Fax – Mar 1995 “Breakthrough”

To: UFTO Subscribers
UFTO FAXGRAM March 25, 1995


Many of you have told me to be on the lookout for developments that could bring fundamental and dramatic change to the world we live in. Of course, almost all such claims of this kind are entirely spurious. You deal with this kind of thing all the time, when some inventor calls the head office, and you have to respond.

I’ve been talking with a small company north of San Francisco whose business is to look for breakthroughs in energy and superconductivity. They say that 99% of what they see doesn’t bear up under scrutiny, but they keep an open mind, and they’ve found some remarkable things that can’t be easily debunked. Their approach is to proceed cautiously, and subject claims to increasingly detailed and careful study.

The specific topic at hand is Room Temperature Superconductors. Anyone in the field will tell you that claims for this appear on a regular basis, and that nothing has been demonstrated on a reproduceable basis. In fact, there is a long but little known history, dating back to a prediction by a reputable scientist in 1964 that superconductivity should be possible at room temperature or higher, and early tantalizing experimental results. There are even patents filed. There are also a number of articles in respected physics journals. Certain key papers were translated from Russian and were either never published in English, or appeared in a little read journals.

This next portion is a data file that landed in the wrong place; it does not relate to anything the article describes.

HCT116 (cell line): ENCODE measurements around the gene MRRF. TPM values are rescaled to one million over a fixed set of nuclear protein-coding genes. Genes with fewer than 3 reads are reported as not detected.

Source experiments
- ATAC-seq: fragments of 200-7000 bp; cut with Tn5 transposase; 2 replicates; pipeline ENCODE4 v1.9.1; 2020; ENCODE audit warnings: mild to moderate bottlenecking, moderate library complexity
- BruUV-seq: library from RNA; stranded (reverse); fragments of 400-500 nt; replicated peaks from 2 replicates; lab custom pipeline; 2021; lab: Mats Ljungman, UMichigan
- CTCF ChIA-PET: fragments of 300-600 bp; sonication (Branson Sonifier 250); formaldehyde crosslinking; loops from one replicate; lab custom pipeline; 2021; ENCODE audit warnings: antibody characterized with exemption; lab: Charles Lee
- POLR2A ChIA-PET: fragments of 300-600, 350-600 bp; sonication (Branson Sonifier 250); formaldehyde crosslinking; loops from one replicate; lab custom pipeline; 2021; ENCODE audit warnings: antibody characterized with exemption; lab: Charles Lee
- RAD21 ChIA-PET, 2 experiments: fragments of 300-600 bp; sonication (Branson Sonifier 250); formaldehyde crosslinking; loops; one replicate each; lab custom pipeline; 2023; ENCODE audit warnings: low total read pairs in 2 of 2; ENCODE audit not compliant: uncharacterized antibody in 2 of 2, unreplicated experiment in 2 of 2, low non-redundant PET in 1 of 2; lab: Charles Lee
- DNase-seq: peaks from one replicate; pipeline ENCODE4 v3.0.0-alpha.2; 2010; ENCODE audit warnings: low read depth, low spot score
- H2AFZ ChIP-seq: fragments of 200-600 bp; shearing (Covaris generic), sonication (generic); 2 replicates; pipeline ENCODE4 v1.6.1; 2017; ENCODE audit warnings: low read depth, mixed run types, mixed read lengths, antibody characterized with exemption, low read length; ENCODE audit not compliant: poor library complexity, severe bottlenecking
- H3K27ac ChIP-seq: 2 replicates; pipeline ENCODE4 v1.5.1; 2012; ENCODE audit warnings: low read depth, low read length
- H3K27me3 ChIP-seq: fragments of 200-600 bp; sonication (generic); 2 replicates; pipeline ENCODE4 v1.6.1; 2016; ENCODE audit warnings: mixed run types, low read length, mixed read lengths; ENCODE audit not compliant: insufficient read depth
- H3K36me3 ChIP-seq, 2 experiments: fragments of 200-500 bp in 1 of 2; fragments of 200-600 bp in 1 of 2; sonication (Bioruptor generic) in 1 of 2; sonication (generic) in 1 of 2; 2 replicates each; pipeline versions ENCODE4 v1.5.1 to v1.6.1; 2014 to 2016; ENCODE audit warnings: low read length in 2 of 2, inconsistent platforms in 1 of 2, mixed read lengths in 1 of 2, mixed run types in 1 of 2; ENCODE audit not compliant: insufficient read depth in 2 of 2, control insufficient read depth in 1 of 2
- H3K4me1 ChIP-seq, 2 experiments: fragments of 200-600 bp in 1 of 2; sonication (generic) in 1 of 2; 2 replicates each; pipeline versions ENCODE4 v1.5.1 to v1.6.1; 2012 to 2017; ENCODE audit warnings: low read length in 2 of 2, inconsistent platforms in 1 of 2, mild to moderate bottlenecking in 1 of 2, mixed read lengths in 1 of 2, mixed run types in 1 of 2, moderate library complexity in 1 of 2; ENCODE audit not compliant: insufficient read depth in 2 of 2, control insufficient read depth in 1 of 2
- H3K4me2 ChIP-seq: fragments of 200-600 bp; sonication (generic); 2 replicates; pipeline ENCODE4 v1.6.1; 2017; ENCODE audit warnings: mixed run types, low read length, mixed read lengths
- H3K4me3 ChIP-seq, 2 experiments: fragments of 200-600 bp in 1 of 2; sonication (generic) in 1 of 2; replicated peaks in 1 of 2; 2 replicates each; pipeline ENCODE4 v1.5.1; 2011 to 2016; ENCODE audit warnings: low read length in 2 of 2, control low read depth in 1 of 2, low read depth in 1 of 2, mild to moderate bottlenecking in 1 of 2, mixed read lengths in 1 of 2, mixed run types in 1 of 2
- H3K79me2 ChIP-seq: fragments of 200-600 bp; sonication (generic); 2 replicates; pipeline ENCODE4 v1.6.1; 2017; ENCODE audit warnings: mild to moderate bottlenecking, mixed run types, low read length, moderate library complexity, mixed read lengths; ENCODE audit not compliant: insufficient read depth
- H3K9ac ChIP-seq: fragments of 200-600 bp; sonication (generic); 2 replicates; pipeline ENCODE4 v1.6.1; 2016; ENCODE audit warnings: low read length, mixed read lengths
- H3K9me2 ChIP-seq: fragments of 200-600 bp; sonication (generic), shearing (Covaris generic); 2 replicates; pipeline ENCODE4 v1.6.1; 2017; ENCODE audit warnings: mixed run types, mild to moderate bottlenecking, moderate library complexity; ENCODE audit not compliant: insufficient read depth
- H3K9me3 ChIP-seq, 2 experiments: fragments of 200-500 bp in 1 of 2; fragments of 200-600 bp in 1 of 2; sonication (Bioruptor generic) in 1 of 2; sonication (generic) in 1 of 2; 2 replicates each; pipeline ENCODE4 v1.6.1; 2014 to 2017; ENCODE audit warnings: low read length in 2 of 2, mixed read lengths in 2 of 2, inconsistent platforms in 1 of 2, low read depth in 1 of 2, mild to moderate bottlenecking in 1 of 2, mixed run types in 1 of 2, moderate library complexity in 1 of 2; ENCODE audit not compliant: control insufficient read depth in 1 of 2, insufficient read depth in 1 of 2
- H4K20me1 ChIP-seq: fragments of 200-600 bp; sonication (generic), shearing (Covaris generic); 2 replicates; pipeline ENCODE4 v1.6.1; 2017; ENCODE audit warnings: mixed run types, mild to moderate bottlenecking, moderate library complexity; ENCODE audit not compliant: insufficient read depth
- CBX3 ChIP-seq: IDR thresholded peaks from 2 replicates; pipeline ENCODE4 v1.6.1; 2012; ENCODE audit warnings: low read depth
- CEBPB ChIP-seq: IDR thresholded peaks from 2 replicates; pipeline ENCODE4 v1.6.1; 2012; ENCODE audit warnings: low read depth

This company has two programs that appear to have real promise. One program involves polymers developed by a group of Russian scientists, and the other some unusual work in ceramics in India. The company has locked up an exclusive relationship with both, and is supporting further development and rigorous testing and evaluation.

They are in discussions about strategic alliances with some very large companies, and they may get a government contract to do a feasibility study for very small SMES units (even speculating on something as small as a D cell).

Needless to say, I am intrigued. One’s automatic response is to dismiss something like this, if only on the basis that if it were true, it’d be big news, and big companies would grab it. There are reasons, however, why that isn’t necessarily so, and I believe it deserves looking into.

They have a detailed business plan, complete with technical references, which they will send to you at my request. They are looking for $1.2 million in working capital to carry them through the next phases of the work, so that they don’t have to be subject to domination by their alliance partners-to-be. If the funding precedes definitive validation of the Indian work, the equity share would be 10%. If afterwards, 5 %. And perhaps some other kind of business arrangement could be negotiated.

Please let me know if you’re interested. EdB

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